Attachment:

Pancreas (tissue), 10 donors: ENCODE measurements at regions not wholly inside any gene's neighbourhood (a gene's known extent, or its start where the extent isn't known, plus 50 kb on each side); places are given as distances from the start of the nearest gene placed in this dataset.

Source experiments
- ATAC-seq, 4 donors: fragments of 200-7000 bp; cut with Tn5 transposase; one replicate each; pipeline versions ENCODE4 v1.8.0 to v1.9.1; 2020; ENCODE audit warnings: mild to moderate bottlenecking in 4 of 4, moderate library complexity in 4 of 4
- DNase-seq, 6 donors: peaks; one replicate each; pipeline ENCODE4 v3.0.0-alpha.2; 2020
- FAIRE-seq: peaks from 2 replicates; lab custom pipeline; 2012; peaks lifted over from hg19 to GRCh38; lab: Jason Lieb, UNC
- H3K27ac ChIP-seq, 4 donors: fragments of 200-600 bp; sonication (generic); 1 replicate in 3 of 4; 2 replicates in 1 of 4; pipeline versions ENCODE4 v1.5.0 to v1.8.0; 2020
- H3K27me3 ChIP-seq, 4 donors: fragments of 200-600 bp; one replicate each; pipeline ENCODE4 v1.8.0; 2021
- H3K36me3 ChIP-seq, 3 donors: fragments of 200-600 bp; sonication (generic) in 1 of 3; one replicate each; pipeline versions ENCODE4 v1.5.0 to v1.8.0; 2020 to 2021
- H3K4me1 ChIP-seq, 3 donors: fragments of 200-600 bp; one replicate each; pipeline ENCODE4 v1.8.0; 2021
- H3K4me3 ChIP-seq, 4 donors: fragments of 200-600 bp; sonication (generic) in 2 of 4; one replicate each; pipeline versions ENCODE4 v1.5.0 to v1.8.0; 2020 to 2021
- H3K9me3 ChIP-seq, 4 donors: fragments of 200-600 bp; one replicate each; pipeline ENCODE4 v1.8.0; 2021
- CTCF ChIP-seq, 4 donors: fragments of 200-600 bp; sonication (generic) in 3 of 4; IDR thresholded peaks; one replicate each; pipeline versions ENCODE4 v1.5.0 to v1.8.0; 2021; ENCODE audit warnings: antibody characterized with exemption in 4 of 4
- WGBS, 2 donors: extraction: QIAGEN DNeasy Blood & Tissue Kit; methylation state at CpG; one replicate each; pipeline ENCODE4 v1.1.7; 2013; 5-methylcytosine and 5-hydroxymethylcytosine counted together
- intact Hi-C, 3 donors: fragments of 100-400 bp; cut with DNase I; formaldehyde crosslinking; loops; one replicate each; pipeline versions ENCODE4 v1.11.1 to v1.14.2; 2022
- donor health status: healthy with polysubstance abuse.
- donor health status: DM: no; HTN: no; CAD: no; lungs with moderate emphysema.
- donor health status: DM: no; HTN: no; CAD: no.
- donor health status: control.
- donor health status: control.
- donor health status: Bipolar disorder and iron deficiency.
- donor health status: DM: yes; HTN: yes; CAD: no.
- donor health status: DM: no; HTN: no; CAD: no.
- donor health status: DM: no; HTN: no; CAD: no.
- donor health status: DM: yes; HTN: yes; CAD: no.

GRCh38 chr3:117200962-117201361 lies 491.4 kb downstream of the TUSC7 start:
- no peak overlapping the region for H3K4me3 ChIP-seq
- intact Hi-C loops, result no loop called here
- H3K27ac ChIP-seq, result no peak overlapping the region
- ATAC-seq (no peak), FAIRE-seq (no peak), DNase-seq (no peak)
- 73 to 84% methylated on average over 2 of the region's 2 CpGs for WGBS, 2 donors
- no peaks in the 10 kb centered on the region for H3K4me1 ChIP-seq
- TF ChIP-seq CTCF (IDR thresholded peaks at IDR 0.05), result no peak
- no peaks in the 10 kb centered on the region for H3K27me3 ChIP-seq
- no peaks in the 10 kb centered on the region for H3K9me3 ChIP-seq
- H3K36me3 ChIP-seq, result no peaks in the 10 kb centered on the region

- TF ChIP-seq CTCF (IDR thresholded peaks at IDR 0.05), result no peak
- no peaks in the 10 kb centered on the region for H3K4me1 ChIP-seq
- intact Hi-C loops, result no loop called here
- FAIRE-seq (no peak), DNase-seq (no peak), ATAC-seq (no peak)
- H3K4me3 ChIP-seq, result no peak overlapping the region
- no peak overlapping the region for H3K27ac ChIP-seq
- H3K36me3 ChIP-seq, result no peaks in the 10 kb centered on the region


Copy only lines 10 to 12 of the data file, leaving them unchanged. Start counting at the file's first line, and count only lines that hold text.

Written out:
- H3K4me3 ChIP-seq, 4 donors: fragments of 200-600 bp; sonication (generic) in 2 of 4; one replicate each; pipeline versions ENCODE4 v1.5.0 to v1.8.0; 2020 to 2021
- H3K9me3 ChIP-seq, 4 donors: fragments of 200-600 bp; one replicate each; pipeline ENCODE4 v1.8.0; 2021
- CTCF ChIP-seq, 4 donors: fragments of 200-600 bp; sonication (generic) in 3 of 4; IDR thresholded peaks; one replicate each; pipeline versions ENCODE4 v1.5.0 to v1.8.0; 2021; ENCODE audit warnings: antibody characterized with exemption in 4 of 4